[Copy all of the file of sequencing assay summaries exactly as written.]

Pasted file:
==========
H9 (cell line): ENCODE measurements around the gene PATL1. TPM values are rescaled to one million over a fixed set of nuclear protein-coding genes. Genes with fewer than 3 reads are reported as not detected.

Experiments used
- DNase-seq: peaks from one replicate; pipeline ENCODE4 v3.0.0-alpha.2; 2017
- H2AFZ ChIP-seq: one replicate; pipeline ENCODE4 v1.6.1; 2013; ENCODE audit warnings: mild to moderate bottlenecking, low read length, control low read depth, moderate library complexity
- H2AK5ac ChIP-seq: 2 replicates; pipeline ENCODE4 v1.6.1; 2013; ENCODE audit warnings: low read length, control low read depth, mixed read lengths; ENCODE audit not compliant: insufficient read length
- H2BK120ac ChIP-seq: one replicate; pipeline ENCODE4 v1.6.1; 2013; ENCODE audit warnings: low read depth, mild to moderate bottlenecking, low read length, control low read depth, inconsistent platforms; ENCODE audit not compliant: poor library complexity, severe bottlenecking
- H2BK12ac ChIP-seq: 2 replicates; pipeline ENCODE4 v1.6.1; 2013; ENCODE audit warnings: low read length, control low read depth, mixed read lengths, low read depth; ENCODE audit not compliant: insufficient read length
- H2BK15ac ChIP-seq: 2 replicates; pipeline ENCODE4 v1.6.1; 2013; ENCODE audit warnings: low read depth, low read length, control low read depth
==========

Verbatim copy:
H9 (cell line): ENCODE measurements around the gene PATL1. TPM values are rescaled to one million over a fixed set of nuclear protein-coding genes. Genes with fewer than 3 reads are reported as not detected.

Experiments used
- DNase-seq: peaks from one replicate; pipeline ENCODE4 v3.0.0-alpha.2; 2017
- H2AFZ ChIP-seq: one replicate; pipeline ENCODE4 v1.6.1; 2013; ENCODE audit warnings: mild to moderate bottlenecking, low read length, control low read depth, moderate library complexity
- H2AK5ac ChIP-seq: 2 replicates; pipeline ENCODE4 v1.6.1; 2013; ENCODE audit warnings: low read length, control low read depth, mixed read lengths; ENCODE audit not compliant: insufficient read length
- H2BK120ac ChIP-seq: one replicate; pipeline ENCODE4 v1.6.1; 2013; ENCODE audit warnings: low read depth, mild to moderate bottlenecking, low read length, control low read depth, inconsistent platforms; ENCODE audit not compliant: poor library complexity, severe bottlenecking
- H2BK12ac ChIP-seq: 2 replicates; pipeline ENCODE4 v1.6.1; 2013; ENCODE audit warnings: low read length, control low read depth, mixed read lengths, low read depth; ENCODE audit not compliant: insufficient read length
- H2BK15ac ChIP-seq: 2 replicates; pipeline ENCODE4 v1.6.1; 2013; ENCODE audit warnings: low read depth, low read length, control low read depth